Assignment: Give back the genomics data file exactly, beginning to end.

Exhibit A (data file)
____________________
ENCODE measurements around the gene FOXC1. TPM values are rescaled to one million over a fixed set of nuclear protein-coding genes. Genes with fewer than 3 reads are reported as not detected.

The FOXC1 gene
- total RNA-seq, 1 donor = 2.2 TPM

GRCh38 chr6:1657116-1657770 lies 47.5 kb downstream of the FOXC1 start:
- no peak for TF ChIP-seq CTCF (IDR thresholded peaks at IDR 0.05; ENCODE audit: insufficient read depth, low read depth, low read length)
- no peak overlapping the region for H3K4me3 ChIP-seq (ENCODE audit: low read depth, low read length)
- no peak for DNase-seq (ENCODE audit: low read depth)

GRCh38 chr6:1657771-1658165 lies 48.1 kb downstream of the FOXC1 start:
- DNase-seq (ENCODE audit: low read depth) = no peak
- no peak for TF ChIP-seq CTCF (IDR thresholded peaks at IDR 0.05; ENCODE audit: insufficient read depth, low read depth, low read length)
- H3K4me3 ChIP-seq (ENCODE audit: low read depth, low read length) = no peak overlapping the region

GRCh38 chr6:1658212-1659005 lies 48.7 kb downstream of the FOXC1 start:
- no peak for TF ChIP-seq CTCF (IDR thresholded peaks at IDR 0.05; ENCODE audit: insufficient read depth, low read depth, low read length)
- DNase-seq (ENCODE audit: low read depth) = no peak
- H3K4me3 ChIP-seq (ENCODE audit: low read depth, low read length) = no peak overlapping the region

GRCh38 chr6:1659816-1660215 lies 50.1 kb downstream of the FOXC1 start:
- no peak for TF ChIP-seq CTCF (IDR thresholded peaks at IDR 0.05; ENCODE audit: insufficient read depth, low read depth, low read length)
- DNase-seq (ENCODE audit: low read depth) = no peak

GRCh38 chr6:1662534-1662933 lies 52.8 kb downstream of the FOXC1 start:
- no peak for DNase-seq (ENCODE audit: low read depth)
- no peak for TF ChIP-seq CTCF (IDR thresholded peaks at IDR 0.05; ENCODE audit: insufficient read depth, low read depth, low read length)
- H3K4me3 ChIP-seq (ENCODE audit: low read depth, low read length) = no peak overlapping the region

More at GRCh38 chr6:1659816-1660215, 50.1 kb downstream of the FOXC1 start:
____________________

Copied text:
ENCODE measurements around the gene FOXC1. TPM values are rescaled to one million over a fixed set of nuclear protein-coding genes. Genes with fewer than 3 reads are reported as not detected.

The FOXC1 gene
- total RNA-seq, 1 donor = 2.2 TPM

GRCh38 chr6:1657116-1657770 lies 47.5 kb downstream of the FOXC1 start:
- no peak for TF ChIP-seq CTCF (IDR thresholded peaks at IDR 0.05; ENCODE audit: insufficient read depth, low read depth, low read length)
- no peak overlapping the region for H3K4me3 ChIP-seq (ENCODE audit: low read depth, low read length)
- no peak for DNase-seq (ENCODE audit: low read depth)

GRCh38 chr6:1657771-1658165 lies 48.1 kb downstream of the FOXC1 start:
- DNase-seq (ENCODE audit: low read depth) = no peak
- no peak for TF ChIP-seq CTCF (IDR thresholded peaks at IDR 0.05; ENCODE audit: insufficient read depth, low read depth, low read length)
- H3K4me3 ChIP-seq (ENCODE audit: low read depth, low read length) = no peak overlapping the region

GRCh38 chr6:1658212-1659005 lies 48.7 kb downstream of the FOXC1 start:
- no peak for TF ChIP-seq CTCF (IDR thresholded peaks at IDR 0.05; ENCODE audit: insufficient read depth, low read depth, low read length)
- DNase-seq (ENCODE audit: low read depth) = no peak
- H3K4me3 ChIP-seq (ENCODE audit: low read depth, low read length) = no peak overlapping the region

GRCh38 chr6:1659816-1660215 lies 50.1 kb downstream of the FOXC1 start:
- no peak for TF ChIP-seq CTCF (IDR thresholded peaks at IDR 0.05; ENCODE audit: insufficient read depth, low read depth, low read length)
- DNase-seq (ENCODE audit: low read depth) = no peak

GRCh38 chr6:1662534-1662933 lies 52.8 kb downstream of the FOXC1 start:
- no peak for DNase-seq (ENCODE audit: low read depth)
- no peak for TF ChIP-seq CTCF (IDR thresholded peaks at IDR 0.05; ENCODE audit: insufficient read depth, low read depth, low read length)
- H3K4me3 ChIP-seq (ENCODE audit: low read depth, low read length) = no peak overlapping the region

More at GRCh38 chr6:1659816-1660215, 50.1 kb downstream of the FOXC1 start: